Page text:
[212] The second obstacle to the realization of statutory reform in this area is the apparent lack of political interest in consumer protection. Governments have largely dismantled consumer affairs departments, and limited funding is available to administer existing legislation. This difficulty may be exacerbated by a third obstacle to reform, namely industry opposition to comprehensive legislation.

[213] Another feasible and worthwhile project for reform lies in the creation of a finance leasing statute addressing the unique tripartite relationship involved in a finance lease. The heart of such legislation would be; i) the extension of suppliers' and manufacturers' warranties to the lessee, ii) definition of the lessor's obligations to the lessee in connection with the goods, specifically in connection with undisturbed possession and in connection with fitness for use where the lessee has relied upon the lessor's advice, and iii) restriction of the lessee's claims against the lessor in matters relating to the goods' quality and performance.

[214] In addition, the statute might address such ancillary matters as the lessee's rights in the event of non-delivery, the effect of acceptance of goods in connection with the lessee's rights of rejection, the supplier's or lessor's right to cure defective performance, the relationship between the supplier's liability to the lessee and its liability to the lessor under the contract of sale (ie., so as to avoid duplication of liability), general remedies and enforcement rights and the assignability of the lease.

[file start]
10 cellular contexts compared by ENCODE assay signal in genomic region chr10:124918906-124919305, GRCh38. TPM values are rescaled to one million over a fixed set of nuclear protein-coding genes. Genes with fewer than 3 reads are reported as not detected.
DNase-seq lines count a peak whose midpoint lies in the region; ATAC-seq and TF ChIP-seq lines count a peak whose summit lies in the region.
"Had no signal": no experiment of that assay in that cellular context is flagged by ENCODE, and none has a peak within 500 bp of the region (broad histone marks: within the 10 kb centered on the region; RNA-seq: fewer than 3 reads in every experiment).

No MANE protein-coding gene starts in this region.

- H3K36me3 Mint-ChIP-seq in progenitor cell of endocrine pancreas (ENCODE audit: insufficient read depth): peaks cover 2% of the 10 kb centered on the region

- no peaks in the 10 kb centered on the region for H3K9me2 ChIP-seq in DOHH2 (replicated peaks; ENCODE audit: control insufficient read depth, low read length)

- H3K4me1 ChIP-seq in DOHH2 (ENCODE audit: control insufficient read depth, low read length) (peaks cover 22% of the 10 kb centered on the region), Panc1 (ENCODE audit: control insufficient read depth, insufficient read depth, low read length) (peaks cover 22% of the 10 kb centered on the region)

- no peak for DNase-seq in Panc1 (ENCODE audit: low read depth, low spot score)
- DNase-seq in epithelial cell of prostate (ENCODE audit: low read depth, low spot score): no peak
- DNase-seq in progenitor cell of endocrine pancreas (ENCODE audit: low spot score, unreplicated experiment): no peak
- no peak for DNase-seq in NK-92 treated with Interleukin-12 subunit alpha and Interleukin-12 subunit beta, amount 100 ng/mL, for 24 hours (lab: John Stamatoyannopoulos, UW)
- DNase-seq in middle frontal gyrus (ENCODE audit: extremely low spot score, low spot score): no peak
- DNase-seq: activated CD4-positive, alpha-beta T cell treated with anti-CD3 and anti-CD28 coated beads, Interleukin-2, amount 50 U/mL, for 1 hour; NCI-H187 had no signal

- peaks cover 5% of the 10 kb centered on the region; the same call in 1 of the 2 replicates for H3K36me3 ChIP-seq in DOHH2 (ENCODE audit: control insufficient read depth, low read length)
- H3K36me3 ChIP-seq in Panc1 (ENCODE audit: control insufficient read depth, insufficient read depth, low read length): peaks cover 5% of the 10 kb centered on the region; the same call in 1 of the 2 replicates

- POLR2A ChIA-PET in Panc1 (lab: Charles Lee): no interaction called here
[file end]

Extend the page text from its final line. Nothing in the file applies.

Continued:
[215] Uniform legislation governing finance leases would address the current absence of rules of law tailored to these transactions and would promote harmonization of law at the international level, particularly as between Canada and the United States. Further, it would enhance the transactional efficiencies realized by parties to a finance lease by providing a default set of rules that would eliminate the need for contractual terms designed to effectively define the parties respective relationships in a fashion appropriate to the nature of the transaction.

[216] In conclusion, this study is founded almost entirely on an examination of current leasing law and the available literature. It is not an empirical investigation of the commercial leasing market. Any decision to proceed with the drafting of uniform legislation of any kind should therefore be founded on more broadly based consultations with the profession and further investigation of prevailing practices and acknowledged practical issues in the marketplace. Professional accounting firms and others may also make a valuable contribution to these deliberations.